Techniques for Influencing Time

version

Well-known member
"For time unbroken by looks to the clock the only sound was the chafing of an emery board, and the clock itself, as though seizing the advantage, seemed to accomplish its round with surreptitious leaps forward, knocking whole wedges at once from what remained of the hour."

-- William Gaddis, J R

We can get into whether it's really time being influenced or simply our experience of time, but what have you found, if anything, which speeds up, slows down or otherwise alters time in some way?

Inactivity strikes me as one method of slowing it down. An hour can feel like several if you just sit and do nothing. The length and pacing of a film or piece of music can have a similar effect; I remember watching Nicolas Winding Refn's Valhalla Rising and thinking it must have been on for hours before learning it was only a 90-odd-minute film. Drugs are obviously another one.

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There's a Richard Powers (The Overstory) interview I've posted on here before where he talks about humans experiencing time as rapid movements against stable backgrounds which, whether or not it's true, makes a lot of sense to me and would explain why inactivity and a lack of stimulation appears to slow it,
We are phenomenally bad at experiencing, estimating, and conceiving of time. Our brains are shaped to pay attention to rapid movements against stable backgrounds, and we’re almost blind to the slower, broader background drift. The technologies that we have built to defeat time – writing and recording and photographing and filming – can impair our memory (as Socrates feared) and collapse us even more densely into what psychologists call the “specious present,” which seems to get shorter all the time. Plants’ memory and sense of time is utterly alien to us. It’s almost impossible for a person to wrap her head around the idea that there are bristlecone pines in the White Mountains of California that have been slowly dying since before humans invented writing.

Paradoxically, our drive to build machines that perform billions of calculations a second has enabled us, for the first time, to begin to model events on scales of time far outside our own and to translate and visualize the changes that take place in ecosystems at the speed of trees. That’s why Silicon Valley also plays an important a role in The Overstory. If there’s any hope of human survival, it probably lies in our “descendants” teaching us to see, if not to feel, the scales of time our “ancestors” operate in.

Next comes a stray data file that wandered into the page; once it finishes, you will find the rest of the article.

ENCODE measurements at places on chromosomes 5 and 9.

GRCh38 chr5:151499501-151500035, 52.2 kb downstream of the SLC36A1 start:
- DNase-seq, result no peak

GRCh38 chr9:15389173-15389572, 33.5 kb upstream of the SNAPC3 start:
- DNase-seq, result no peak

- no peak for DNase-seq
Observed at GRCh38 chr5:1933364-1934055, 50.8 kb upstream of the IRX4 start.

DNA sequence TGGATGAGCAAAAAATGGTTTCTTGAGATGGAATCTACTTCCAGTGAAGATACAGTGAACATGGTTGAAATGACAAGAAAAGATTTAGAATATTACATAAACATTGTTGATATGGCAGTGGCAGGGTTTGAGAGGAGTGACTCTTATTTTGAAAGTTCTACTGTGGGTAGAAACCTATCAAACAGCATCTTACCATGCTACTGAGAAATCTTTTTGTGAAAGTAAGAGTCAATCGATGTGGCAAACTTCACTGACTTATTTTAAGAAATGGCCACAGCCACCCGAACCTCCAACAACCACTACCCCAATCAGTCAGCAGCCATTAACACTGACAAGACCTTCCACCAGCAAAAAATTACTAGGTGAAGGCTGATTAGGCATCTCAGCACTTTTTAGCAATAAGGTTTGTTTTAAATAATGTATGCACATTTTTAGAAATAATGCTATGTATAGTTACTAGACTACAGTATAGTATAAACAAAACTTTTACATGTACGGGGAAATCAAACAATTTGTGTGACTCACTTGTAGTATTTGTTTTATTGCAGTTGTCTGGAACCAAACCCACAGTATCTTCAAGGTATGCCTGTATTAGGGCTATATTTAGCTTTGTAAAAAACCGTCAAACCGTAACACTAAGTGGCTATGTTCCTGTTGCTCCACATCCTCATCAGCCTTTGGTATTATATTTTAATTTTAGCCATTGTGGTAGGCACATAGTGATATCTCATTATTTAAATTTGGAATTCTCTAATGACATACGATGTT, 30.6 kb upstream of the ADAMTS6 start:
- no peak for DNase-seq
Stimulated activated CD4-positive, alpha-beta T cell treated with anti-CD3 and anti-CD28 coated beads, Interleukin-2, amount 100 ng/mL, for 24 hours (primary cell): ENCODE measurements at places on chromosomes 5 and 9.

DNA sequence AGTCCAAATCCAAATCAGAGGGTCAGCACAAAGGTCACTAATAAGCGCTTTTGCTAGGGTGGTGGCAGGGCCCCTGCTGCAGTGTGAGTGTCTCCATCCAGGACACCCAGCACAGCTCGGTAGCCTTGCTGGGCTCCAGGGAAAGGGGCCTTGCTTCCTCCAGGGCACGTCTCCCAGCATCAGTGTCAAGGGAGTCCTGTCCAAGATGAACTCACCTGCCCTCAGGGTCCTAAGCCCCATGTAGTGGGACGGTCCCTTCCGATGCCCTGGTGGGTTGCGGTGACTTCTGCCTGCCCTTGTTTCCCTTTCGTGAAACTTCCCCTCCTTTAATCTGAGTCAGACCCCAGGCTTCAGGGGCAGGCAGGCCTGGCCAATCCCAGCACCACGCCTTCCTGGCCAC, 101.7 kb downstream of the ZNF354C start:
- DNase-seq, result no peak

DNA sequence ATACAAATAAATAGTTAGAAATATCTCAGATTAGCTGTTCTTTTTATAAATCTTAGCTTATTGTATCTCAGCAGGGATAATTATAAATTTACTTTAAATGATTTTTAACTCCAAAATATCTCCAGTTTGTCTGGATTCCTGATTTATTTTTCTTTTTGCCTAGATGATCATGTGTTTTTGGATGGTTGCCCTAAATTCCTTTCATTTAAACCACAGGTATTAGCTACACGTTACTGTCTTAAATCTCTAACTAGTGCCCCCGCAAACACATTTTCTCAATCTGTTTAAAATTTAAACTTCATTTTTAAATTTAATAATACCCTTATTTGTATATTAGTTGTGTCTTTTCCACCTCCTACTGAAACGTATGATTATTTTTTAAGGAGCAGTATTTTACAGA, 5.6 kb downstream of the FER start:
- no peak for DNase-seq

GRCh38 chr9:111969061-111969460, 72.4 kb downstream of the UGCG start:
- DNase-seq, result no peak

version

Well-known member
For anyone who's seriously meditated, did you feel it altered time or that you ended up outside of time altogether? What does DMT do to time?
 

version

Well-known member
I've always been fascinated by stories of people in Alaska losing track of time and mowing their lawns and stuff at 1am due to the two months or so of constant daylight.
 

version

Well-known member
"Rachel was looking into the mirror at an angle of 45°, and so had a view of the face turned toward the room and the face on the other side, reflected in the mirror; here were time and reverse-time, co-existing, cancelling one another exactly out. Were there many such reference points, scattered through the world, perhaps only at nodes like this room which housed a transient population of the imperfect, the dissatisfied [...]"
 

version

Well-known member
That thing on Bergsonian time I've pulled up a few times really made an impression on me,
The conventional, linear depiction of time — at least as old as Newton, with philosophical roots reaching as far back as Aristotle — presents it as a straight line in which each passing moment recedes behind the present, just as each approaching moment arrives from a future stretched out in front of us along the time-line we are travelling. It is surprising how pervasive and apparently convincing this depiction is at first blush — given that it is simply not true to our experience of time at all. For the past exists for us as a whole, not strung out along a line: to retrieve a past moment from six weeks ago, we don’t have to rewind the entire chain of events to get there: we jump immediately to the last days of summer. And we can jump from there to any other past moments, without having to trace out or locate those moments on any linear time-lines. The past is, if you will, omni-present to itself. At least that’s the way it seems to us. But then the question becomes: is this true only of our experience of the past? — or is it true of the past itself?